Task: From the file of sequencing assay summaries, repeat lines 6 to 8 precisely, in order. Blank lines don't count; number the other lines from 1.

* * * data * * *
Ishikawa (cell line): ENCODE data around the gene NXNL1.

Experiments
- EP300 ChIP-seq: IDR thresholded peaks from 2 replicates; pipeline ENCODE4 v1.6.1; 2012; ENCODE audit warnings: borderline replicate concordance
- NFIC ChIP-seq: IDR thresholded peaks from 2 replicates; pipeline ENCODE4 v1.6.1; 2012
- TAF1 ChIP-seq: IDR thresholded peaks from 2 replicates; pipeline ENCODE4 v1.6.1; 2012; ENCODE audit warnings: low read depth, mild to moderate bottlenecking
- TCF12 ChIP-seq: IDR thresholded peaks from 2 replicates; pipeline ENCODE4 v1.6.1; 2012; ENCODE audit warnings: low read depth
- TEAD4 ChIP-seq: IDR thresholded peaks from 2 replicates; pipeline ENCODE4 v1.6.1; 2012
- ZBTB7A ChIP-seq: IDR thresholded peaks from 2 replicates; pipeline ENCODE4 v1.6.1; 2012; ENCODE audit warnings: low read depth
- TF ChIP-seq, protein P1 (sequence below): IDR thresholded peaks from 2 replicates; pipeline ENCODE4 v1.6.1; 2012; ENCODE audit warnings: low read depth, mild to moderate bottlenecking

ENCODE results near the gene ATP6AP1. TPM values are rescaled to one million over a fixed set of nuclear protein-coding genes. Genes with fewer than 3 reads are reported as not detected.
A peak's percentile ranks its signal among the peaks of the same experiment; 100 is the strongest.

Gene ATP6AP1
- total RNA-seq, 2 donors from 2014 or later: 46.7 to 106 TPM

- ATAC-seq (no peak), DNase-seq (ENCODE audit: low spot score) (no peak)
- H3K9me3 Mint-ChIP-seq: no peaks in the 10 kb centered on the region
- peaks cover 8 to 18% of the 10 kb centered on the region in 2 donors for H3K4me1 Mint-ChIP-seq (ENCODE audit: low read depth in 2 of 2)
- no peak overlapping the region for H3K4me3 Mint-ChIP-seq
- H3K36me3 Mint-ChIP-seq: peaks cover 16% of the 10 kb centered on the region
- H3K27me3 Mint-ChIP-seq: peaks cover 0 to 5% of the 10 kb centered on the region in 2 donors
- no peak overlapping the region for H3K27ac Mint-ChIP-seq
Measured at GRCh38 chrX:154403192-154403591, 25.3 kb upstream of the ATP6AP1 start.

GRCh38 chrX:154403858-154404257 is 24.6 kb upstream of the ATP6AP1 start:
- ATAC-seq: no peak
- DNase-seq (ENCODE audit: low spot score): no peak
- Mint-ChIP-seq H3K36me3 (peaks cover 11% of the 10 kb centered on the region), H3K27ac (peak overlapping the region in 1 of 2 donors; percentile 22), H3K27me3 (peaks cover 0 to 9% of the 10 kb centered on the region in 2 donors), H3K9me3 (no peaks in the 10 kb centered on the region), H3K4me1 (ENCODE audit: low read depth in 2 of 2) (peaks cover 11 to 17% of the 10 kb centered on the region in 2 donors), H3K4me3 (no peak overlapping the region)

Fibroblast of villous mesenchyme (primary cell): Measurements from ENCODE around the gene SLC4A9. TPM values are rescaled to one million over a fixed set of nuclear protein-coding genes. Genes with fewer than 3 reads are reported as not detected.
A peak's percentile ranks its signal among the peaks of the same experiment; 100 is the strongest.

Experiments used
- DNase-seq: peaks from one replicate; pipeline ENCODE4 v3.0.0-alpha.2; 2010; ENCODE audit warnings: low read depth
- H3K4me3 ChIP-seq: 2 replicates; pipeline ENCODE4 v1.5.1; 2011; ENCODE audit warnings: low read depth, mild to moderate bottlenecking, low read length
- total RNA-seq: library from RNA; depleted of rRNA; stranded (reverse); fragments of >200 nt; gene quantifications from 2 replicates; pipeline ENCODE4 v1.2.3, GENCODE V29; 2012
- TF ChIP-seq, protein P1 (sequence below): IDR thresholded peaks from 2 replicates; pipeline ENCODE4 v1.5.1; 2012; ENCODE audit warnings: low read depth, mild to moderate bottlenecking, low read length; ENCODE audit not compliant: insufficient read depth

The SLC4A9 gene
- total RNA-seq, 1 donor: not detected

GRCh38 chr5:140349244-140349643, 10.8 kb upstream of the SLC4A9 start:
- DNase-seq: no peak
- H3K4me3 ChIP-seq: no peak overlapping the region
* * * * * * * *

- TCF12 ChIP-seq: IDR thresholded peaks from 2 replicates; pipeline ENCODE4 v1.6.1; 2012; ENCODE audit warnings: low read depth
- TEAD4 ChIP-seq: IDR thresholded peaks from 2 replicates; pipeline ENCODE4 v1.6.1; 2012
- ZBTB7A ChIP-seq: IDR thresholded peaks from 2 replicates; pipeline ENCODE4 v1.6.1; 2012; ENCODE audit warnings: low read depth